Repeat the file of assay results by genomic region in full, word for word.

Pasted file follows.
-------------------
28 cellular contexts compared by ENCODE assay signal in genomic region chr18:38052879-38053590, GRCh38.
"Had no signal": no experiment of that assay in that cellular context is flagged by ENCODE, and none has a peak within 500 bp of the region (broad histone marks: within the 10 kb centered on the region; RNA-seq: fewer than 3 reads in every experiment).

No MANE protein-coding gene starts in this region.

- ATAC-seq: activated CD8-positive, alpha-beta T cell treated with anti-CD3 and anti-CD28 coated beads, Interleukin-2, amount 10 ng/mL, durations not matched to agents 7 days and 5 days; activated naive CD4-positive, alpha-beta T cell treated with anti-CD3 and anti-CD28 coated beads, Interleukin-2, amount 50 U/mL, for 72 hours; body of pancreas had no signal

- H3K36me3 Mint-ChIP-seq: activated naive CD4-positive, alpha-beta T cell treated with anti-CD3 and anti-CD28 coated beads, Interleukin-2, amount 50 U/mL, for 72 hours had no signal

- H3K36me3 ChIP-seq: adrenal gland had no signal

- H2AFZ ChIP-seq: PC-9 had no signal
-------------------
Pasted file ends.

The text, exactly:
28 cellular contexts compared by ENCODE assay signal in genomic region chr18:38052879-38053590, GRCh38.
"Had no signal": no experiment of that assay in that cellular context is flagged by ENCODE, and none has a peak within 500 bp of the region (broad histone marks: within the 10 kb centered on the region; RNA-seq: fewer than 3 reads in every experiment).

No MANE protein-coding gene starts in this region.

- ATAC-seq: activated CD8-positive, alpha-beta T cell treated with anti-CD3 and anti-CD28 coated beads, Interleukin-2, amount 10 ng/mL, durations not matched to agents 7 days and 5 days; activated naive CD4-positive, alpha-beta T cell treated with anti-CD3 and anti-CD28 coated beads, Interleukin-2, amount 50 U/mL, for 72 hours; body of pancreas had no signal

- H3K36me3 Mint-ChIP-seq: activated naive CD4-positive, alpha-beta T cell treated with anti-CD3 and anti-CD28 coated beads, Interleukin-2, amount 50 U/mL, for 72 hours had no signal

- H3K36me3 ChIP-seq: adrenal gland had no signal

- H2AFZ ChIP-seq: PC-9 had no signal